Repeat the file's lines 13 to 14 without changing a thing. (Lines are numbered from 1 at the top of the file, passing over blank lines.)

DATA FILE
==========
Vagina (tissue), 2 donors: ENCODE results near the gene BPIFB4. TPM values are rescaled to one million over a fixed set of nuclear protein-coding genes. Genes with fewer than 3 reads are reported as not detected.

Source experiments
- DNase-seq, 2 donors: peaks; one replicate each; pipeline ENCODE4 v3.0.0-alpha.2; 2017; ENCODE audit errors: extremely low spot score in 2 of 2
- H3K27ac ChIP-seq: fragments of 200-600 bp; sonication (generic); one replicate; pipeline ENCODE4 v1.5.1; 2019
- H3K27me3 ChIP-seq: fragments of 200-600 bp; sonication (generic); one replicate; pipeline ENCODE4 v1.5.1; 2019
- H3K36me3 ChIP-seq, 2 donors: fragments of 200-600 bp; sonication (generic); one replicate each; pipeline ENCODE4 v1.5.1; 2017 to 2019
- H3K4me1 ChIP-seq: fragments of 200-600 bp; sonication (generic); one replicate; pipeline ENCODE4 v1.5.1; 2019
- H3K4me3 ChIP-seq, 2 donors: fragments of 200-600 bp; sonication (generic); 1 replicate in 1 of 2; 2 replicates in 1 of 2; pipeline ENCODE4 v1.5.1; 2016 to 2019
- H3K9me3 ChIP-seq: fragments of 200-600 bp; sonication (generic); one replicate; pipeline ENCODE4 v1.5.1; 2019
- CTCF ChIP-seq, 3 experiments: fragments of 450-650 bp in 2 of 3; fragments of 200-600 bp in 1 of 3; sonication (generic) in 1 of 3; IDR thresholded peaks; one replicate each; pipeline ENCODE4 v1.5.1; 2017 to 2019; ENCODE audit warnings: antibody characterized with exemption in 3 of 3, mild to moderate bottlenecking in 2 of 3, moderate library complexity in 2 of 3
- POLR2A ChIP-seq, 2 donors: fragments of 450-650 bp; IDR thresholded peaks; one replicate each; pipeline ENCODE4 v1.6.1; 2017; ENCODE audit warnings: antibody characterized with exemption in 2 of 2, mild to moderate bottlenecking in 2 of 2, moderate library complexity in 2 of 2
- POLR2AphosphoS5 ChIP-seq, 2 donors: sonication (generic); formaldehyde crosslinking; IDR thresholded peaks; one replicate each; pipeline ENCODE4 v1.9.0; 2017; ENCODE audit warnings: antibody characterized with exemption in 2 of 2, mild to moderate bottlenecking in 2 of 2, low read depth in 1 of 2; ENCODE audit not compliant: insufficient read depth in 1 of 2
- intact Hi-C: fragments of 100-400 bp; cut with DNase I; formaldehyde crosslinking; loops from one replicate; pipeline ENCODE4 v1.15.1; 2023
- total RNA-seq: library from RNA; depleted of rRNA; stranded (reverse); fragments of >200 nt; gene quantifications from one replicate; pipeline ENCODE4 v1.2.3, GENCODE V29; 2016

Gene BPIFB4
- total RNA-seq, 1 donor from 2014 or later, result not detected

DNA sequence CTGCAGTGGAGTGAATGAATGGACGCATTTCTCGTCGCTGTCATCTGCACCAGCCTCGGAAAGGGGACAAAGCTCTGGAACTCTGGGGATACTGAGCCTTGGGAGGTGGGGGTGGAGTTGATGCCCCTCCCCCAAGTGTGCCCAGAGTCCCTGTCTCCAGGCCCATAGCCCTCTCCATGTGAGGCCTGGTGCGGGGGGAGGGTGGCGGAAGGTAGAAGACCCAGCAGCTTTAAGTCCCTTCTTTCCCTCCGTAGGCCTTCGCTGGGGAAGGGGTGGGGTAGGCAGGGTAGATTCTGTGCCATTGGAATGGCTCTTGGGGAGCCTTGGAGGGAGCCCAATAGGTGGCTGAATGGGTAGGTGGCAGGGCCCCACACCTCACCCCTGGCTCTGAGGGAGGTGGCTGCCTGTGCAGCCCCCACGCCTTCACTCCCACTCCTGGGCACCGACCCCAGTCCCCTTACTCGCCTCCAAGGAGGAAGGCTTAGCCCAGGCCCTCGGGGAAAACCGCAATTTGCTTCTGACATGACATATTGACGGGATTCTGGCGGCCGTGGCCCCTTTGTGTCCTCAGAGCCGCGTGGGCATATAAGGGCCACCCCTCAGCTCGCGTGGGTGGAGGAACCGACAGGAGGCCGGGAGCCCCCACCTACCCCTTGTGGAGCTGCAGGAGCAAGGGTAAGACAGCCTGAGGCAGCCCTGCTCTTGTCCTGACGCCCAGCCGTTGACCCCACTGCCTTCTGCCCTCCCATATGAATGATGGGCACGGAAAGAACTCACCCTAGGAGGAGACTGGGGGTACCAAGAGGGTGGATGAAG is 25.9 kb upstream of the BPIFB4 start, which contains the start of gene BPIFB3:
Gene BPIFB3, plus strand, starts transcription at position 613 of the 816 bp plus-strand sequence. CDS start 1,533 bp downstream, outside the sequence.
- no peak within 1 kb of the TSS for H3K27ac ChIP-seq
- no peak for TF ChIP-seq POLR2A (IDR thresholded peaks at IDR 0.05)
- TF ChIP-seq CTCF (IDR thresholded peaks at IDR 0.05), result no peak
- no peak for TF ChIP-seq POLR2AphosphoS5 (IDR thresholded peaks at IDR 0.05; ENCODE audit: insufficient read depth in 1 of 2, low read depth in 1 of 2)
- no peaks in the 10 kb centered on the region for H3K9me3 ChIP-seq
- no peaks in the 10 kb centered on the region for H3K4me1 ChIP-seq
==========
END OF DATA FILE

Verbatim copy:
- intact Hi-C: fragments of 100-400 bp; cut with DNase I; formaldehyde crosslinking; loops from one replicate; pipeline ENCODE4 v1.15.1; 2023
- total RNA-seq: library from RNA; depleted of rRNA; stranded (reverse); fragments of >200 nt; gene quantifications from one replicate; pipeline ENCODE4 v1.2.3, GENCODE V29; 2016